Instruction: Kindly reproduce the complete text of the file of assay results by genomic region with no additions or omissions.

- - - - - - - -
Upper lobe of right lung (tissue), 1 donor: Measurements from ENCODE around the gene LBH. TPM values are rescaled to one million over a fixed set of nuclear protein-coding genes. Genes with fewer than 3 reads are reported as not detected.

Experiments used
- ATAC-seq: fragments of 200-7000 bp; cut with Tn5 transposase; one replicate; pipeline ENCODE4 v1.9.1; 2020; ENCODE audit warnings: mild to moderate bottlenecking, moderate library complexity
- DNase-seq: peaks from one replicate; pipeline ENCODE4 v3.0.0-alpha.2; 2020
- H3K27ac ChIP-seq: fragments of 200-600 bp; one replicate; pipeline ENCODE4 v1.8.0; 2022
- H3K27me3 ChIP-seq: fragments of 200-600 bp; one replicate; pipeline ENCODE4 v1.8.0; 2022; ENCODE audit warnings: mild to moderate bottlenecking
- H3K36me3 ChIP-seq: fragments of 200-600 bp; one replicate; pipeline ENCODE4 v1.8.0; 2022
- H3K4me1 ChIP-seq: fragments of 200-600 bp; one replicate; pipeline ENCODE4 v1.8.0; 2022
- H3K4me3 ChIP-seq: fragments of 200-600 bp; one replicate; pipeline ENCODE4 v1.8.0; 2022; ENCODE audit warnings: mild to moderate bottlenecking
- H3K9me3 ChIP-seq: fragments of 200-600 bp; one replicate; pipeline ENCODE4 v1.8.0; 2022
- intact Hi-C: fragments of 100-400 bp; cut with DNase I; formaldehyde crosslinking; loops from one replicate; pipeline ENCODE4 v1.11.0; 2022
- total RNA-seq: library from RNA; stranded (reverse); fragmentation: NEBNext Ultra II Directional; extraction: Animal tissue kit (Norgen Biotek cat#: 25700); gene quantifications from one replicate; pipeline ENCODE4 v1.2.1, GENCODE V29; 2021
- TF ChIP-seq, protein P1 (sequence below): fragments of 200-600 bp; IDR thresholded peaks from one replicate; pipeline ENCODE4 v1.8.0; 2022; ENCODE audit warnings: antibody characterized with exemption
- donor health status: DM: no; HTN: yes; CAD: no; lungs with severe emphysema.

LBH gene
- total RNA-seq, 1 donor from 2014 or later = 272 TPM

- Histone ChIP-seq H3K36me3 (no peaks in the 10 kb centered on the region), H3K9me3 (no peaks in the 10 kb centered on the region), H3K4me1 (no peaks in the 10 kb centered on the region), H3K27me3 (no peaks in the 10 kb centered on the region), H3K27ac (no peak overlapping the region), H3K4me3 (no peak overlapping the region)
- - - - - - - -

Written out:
Upper lobe of right lung (tissue), 1 donor: Measurements from ENCODE around the gene LBH. TPM values are rescaled to one million over a fixed set of nuclear protein-coding genes. Genes with fewer than 3 reads are reported as not detected.

Experiments used
- ATAC-seq: fragments of 200-7000 bp; cut with Tn5 transposase; one replicate; pipeline ENCODE4 v1.9.1; 2020; ENCODE audit warnings: mild to moderate bottlenecking, moderate library complexity
- DNase-seq: peaks from one replicate; pipeline ENCODE4 v3.0.0-alpha.2; 2020
- H3K27ac ChIP-seq: fragments of 200-600 bp; one replicate; pipeline ENCODE4 v1.8.0; 2022
- H3K27me3 ChIP-seq: fragments of 200-600 bp; one replicate; pipeline ENCODE4 v1.8.0; 2022; ENCODE audit warnings: mild to moderate bottlenecking
- H3K36me3 ChIP-seq: fragments of 200-600 bp; one replicate; pipeline ENCODE4 v1.8.0; 2022
- H3K4me1 ChIP-seq: fragments of 200-600 bp; one replicate; pipeline ENCODE4 v1.8.0; 2022
- H3K4me3 ChIP-seq: fragments of 200-600 bp; one replicate; pipeline ENCODE4 v1.8.0; 2022; ENCODE audit warnings: mild to moderate bottlenecking
- H3K9me3 ChIP-seq: fragments of 200-600 bp; one replicate; pipeline ENCODE4 v1.8.0; 2022
- intact Hi-C: fragments of 100-400 bp; cut with DNase I; formaldehyde crosslinking; loops from one replicate; pipeline ENCODE4 v1.11.0; 2022
- total RNA-seq: library from RNA; stranded (reverse); fragmentation: NEBNext Ultra II Directional; extraction: Animal tissue kit (Norgen Biotek cat#: 25700); gene quantifications from one replicate; pipeline ENCODE4 v1.2.1, GENCODE V29; 2021
- TF ChIP-seq, protein P1 (sequence below): fragments of 200-600 bp; IDR thresholded peaks from one replicate; pipeline ENCODE4 v1.8.0; 2022; ENCODE audit warnings: antibody characterized with exemption
- donor health status: DM: no; HTN: yes; CAD: no; lungs with severe emphysema.

LBH gene
- total RNA-seq, 1 donor from 2014 or later = 272 TPM

- Histone ChIP-seq H3K36me3 (no peaks in the 10 kb centered on the region), H3K9me3 (no peaks in the 10 kb centered on the region), H3K4me1 (no peaks in the 10 kb centered on the region), H3K27me3 (no peaks in the 10 kb centered on the region), H3K27ac (no peak overlapping the region), H3K4me3 (no peak overlapping the region)